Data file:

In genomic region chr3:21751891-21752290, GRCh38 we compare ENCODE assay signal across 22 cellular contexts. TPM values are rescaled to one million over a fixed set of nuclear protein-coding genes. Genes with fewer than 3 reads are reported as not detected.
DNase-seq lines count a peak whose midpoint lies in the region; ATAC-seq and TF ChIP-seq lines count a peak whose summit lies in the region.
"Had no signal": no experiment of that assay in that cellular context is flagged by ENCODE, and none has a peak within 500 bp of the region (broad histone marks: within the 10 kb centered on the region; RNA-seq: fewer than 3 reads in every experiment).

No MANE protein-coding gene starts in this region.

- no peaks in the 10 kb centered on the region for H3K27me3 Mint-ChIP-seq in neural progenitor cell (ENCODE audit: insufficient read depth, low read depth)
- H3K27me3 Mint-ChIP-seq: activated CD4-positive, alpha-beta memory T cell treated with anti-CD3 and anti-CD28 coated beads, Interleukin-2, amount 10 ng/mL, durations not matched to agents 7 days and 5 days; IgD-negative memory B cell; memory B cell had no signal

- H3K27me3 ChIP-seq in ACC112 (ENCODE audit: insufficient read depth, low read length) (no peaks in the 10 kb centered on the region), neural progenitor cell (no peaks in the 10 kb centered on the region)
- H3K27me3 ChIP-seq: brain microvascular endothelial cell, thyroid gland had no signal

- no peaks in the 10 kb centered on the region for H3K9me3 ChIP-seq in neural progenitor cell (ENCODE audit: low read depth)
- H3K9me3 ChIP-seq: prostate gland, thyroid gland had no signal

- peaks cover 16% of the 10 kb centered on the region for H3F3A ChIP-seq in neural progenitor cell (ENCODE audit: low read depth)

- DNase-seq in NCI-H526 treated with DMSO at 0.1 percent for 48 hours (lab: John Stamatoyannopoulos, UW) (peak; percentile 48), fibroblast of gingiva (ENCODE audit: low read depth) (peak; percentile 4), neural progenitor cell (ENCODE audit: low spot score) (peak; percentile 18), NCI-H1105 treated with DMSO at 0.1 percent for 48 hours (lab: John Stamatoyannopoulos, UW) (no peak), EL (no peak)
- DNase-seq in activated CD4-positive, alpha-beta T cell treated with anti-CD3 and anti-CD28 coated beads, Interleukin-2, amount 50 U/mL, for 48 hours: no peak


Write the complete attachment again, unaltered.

In genomic region chr3:21751891-21752290, GRCh38 we compare ENCODE assay signal across 22 cellular contexts. TPM values are rescaled to one million over a fixed set of nuclear protein-coding genes. Genes with fewer than 3 reads are reported as not detected.
DNase-seq lines count a peak whose midpoint lies in the region; ATAC-seq and TF ChIP-seq lines count a peak whose summit lies in the region.
"Had no signal": no experiment of that assay in that cellular context is flagged by ENCODE, and none has a peak within 500 bp of the region (broad histone marks: within the 10 kb centered on the region; RNA-seq: fewer than 3 reads in every experiment).

No MANE protein-coding gene starts in this region.

- no peaks in the 10 kb centered on the region for H3K27me3 Mint-ChIP-seq in neural progenitor cell (ENCODE audit: insufficient read depth, low read depth)
- H3K27me3 Mint-ChIP-seq: activated CD4-positive, alpha-beta memory T cell treated with anti-CD3 and anti-CD28 coated beads, Interleukin-2, amount 10 ng/mL, durations not matched to agents 7 days and 5 days; IgD-negative memory B cell; memory B cell had no signal

- H3K27me3 ChIP-seq in ACC112 (ENCODE audit: insufficient read depth, low read length) (no peaks in the 10 kb centered on the region), neural progenitor cell (no peaks in the 10 kb centered on the region)
- H3K27me3 ChIP-seq: brain microvascular endothelial cell, thyroid gland had no signal

- no peaks in the 10 kb centered on the region for H3K9me3 ChIP-seq in neural progenitor cell (ENCODE audit: low read depth)
- H3K9me3 ChIP-seq: prostate gland, thyroid gland had no signal

- peaks cover 16% of the 10 kb centered on the region for H3F3A ChIP-seq in neural progenitor cell (ENCODE audit: low read depth)

- DNase-seq in NCI-H526 treated with DMSO at 0.1 percent for 48 hours (lab: John Stamatoyannopoulos, UW) (peak; percentile 48), fibroblast of gingiva (ENCODE audit: low read depth) (peak; percentile 4), neural progenitor cell (ENCODE audit: low spot score) (peak; percentile 18), NCI-H1105 treated with DMSO at 0.1 percent for 48 hours (lab: John Stamatoyannopoulos, UW) (no peak), EL (no peak)
- DNase-seq in activated CD4-positive, alpha-beta T cell treated with anti-CD3 and anti-CD28 coated beads, Interleukin-2, amount 50 U/mL, for 48 hours: no peak